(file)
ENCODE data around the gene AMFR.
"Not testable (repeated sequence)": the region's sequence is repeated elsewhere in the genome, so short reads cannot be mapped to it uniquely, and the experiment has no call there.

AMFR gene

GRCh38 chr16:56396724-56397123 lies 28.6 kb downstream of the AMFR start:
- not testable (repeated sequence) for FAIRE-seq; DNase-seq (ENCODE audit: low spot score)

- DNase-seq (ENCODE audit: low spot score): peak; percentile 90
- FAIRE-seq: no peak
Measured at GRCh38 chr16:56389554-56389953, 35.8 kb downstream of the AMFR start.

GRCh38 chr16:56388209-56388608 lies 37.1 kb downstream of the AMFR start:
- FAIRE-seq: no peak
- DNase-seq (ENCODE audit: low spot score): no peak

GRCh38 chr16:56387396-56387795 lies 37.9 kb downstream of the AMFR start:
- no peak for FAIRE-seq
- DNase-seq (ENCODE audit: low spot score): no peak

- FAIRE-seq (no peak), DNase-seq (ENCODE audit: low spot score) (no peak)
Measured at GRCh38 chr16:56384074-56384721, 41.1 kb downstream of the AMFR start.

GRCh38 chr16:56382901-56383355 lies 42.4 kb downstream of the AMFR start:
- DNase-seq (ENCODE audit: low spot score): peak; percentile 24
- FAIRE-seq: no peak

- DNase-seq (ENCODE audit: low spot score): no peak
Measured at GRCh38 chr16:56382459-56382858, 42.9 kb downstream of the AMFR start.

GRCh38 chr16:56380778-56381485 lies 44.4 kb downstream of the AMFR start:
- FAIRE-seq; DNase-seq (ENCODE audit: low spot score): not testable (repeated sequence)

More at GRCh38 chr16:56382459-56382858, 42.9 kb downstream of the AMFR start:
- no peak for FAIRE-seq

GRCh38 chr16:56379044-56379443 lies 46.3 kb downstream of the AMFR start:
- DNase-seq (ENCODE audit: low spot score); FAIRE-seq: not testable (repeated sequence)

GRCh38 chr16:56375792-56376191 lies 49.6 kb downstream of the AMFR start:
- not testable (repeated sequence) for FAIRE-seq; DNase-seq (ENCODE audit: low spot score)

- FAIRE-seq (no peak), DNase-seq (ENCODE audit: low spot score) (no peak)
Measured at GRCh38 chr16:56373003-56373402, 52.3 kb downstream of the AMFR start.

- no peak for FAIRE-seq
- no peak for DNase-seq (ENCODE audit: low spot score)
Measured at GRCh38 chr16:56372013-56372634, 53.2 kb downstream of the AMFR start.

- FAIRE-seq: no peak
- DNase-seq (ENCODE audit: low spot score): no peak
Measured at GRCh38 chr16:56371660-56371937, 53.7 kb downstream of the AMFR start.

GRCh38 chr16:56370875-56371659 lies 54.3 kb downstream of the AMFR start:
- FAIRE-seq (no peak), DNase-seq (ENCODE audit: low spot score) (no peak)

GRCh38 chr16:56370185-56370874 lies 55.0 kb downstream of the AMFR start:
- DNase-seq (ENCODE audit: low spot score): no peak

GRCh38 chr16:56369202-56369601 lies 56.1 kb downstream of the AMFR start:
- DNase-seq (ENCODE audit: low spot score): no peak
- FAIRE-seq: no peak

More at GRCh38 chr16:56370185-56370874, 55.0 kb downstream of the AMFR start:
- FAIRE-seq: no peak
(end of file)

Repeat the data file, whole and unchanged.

ENCODE data around the gene AMFR.
"Not testable (repeated sequence)": the region's sequence is repeated elsewhere in the genome, so short reads cannot be mapped to it uniquely, and the experiment has no call there.

AMFR gene

GRCh38 chr16:56396724-56397123 lies 28.6 kb downstream of the AMFR start:
- not testable (repeated sequence) for FAIRE-seq; DNase-seq (ENCODE audit: low spot score)

- DNase-seq (ENCODE audit: low spot score): peak; percentile 90
- FAIRE-seq: no peak
Measured at GRCh38 chr16:56389554-56389953, 35.8 kb downstream of the AMFR start.

GRCh38 chr16:56388209-56388608 lies 37.1 kb downstream of the AMFR start:
- FAIRE-seq: no peak
- DNase-seq (ENCODE audit: low spot score): no peak

GRCh38 chr16:56387396-56387795 lies 37.9 kb downstream of the AMFR start:
- no peak for FAIRE-seq
- DNase-seq (ENCODE audit: low spot score): no peak

- FAIRE-seq (no peak), DNase-seq (ENCODE audit: low spot score) (no peak)
Measured at GRCh38 chr16:56384074-56384721, 41.1 kb downstream of the AMFR start.

GRCh38 chr16:56382901-56383355 lies 42.4 kb downstream of the AMFR start:
- DNase-seq (ENCODE audit: low spot score): peak; percentile 24
- FAIRE-seq: no peak

- DNase-seq (ENCODE audit: low spot score): no peak
Measured at GRCh38 chr16:56382459-56382858, 42.9 kb downstream of the AMFR start.

GRCh38 chr16:56380778-56381485 lies 44.4 kb downstream of the AMFR start:
- FAIRE-seq; DNase-seq (ENCODE audit: low spot score): not testable (repeated sequence)

More at GRCh38 chr16:56382459-56382858, 42.9 kb downstream of the AMFR start:
- no peak for FAIRE-seq

GRCh38 chr16:56379044-56379443 lies 46.3 kb downstream of the AMFR start:
- DNase-seq (ENCODE audit: low spot score); FAIRE-seq: not testable (repeated sequence)

GRCh38 chr16:56375792-56376191 lies 49.6 kb downstream of the AMFR start:
- not testable (repeated sequence) for FAIRE-seq; DNase-seq (ENCODE audit: low spot score)

- FAIRE-seq (no peak), DNase-seq (ENCODE audit: low spot score) (no peak)
Measured at GRCh38 chr16:56373003-56373402, 52.3 kb downstream of the AMFR start.

- no peak for FAIRE-seq
- no peak for DNase-seq (ENCODE audit: low spot score)
Measured at GRCh38 chr16:56372013-56372634, 53.2 kb downstream of the AMFR start.

- FAIRE-seq: no peak
- DNase-seq (ENCODE audit: low spot score): no peak
Measured at GRCh38 chr16:56371660-56371937, 53.7 kb downstream of the AMFR start.

GRCh38 chr16:56370875-56371659 lies 54.3 kb downstream of the AMFR start:
- FAIRE-seq (no peak), DNase-seq (ENCODE audit: low spot score) (no peak)

GRCh38 chr16:56370185-56370874 lies 55.0 kb downstream of the AMFR start:
- DNase-seq (ENCODE audit: low spot score): no peak

GRCh38 chr16:56369202-56369601 lies 56.1 kb downstream of the AMFR start:
- DNase-seq (ENCODE audit: low spot score): no peak
- FAIRE-seq: no peak

More at GRCh38 chr16:56370185-56370874, 55.0 kb downstream of the AMFR start:
- FAIRE-seq: no peak